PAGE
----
by Jason P. Berard, CHST, CSHO, CRIS Vice President, National Safety & Loss Prevention Manager
Cooler temperatures and changing foliage are all signals that fall is rapidly approaching; however, there is one other sign you may also have encountered too, and that's sun glare.
During the fall and winter months, the sun is lower on the horizon, making it extremely challenging to see out of your windshield. To make matters worse, the temporary blindness experienced by many motorists occurs during the morning and evening commutes. It affects our ability to see traffic lights, pedestrians, other vehicles, and navigate through work zones.
You can bet that if you are having issues seeing, then the drivers behind you are too; consequently, their ability to respond to your brake lights and turn signals are likely compromised. Abstaining from driving or changing your commuting route certainly are effective controls to eliminate the sun glare; however, this may be a feasible option for many drivers; therefore, implementing the best practices below may mitigate the hazardous effects.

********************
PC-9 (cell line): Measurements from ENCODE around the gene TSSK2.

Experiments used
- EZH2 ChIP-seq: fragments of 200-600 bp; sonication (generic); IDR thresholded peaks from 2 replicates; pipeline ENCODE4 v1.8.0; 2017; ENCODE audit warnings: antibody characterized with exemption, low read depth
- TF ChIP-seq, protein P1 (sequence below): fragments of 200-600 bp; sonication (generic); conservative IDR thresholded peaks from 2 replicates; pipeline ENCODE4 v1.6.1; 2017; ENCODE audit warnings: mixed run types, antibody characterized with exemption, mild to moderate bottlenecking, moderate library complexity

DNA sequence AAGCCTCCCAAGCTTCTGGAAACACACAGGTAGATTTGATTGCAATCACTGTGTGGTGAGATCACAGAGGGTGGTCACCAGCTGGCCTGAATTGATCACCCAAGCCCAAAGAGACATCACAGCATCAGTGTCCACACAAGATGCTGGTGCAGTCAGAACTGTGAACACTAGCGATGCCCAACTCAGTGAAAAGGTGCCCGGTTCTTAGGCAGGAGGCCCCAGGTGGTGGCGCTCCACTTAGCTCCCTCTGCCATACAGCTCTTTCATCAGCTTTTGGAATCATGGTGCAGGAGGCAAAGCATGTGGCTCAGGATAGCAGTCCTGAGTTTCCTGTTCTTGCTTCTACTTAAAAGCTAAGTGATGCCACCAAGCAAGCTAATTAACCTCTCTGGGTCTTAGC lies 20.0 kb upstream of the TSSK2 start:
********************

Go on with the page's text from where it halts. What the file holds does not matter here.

As soon as sun glare is experienced, reduce your travel speed and increase your following distance. While these options may not be convenient, the after-effects of a crash are worse. AAA has offered TIPS to assist motorists when driving into the sun; they include1:
Drive with headlights on to increase visibility to other drivers.
Keep your windshield clean, inside and out.
Check your windshield for pits, cracks, and scratches. Have them repaired or replace the windshield if necessary.
Remove papers or other objects on the dashboard; doing so will reduce their reflection up onto the windshield.
Utilize your sun visor.
Consider purchasing a pair of polarized sunglasses that help to reduce glare.
Use the lane markings to help guide you when seeing the road is difficult.